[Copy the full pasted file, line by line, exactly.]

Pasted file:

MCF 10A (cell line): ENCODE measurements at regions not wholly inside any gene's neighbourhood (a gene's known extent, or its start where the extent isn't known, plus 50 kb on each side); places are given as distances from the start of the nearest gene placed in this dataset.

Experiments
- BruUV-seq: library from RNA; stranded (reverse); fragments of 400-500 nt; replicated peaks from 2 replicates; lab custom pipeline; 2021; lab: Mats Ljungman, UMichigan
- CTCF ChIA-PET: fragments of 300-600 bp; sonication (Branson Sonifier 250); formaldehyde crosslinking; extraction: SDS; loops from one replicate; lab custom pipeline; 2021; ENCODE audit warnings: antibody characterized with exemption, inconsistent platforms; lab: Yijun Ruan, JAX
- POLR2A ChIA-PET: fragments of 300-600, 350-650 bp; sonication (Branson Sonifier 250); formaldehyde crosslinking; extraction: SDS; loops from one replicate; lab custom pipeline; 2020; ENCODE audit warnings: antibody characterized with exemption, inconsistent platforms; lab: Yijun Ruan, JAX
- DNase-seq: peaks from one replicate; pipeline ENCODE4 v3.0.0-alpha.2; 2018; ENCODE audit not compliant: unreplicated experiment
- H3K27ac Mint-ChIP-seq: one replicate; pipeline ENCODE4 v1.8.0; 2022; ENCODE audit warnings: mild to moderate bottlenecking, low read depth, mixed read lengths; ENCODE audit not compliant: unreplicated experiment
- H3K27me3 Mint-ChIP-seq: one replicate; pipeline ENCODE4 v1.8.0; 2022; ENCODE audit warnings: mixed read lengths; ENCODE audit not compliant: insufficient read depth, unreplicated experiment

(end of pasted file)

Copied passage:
MCF 10A (cell line): ENCODE measurements at regions not wholly inside any gene's neighbourhood (a gene's known extent, or its start where the extent isn't known, plus 50 kb on each side); places are given as distances from the start of the nearest gene placed in this dataset.

Experiments
- BruUV-seq: library from RNA; stranded (reverse); fragments of 400-500 nt; replicated peaks from 2 replicates; lab custom pipeline; 2021; lab: Mats Ljungman, UMichigan
- CTCF ChIA-PET: fragments of 300-600 bp; sonication (Branson Sonifier 250); formaldehyde crosslinking; extraction: SDS; loops from one replicate; lab custom pipeline; 2021; ENCODE audit warnings: antibody characterized with exemption, inconsistent platforms; lab: Yijun Ruan, JAX
- POLR2A ChIA-PET: fragments of 300-600, 350-650 bp; sonication (Branson Sonifier 250); formaldehyde crosslinking; extraction: SDS; loops from one replicate; lab custom pipeline; 2020; ENCODE audit warnings: antibody characterized with exemption, inconsistent platforms; lab: Yijun Ruan, JAX
- DNase-seq: peaks from one replicate; pipeline ENCODE4 v3.0.0-alpha.2; 2018; ENCODE audit not compliant: unreplicated experiment
- H3K27ac Mint-ChIP-seq: one replicate; pipeline ENCODE4 v1.8.0; 2022; ENCODE audit warnings: mild to moderate bottlenecking, low read depth, mixed read lengths; ENCODE audit not compliant: unreplicated experiment
- H3K27me3 Mint-ChIP-seq: one replicate; pipeline ENCODE4 v1.8.0; 2022; ENCODE audit warnings: mixed read lengths; ENCODE audit not compliant: insufficient read depth, unreplicated experiment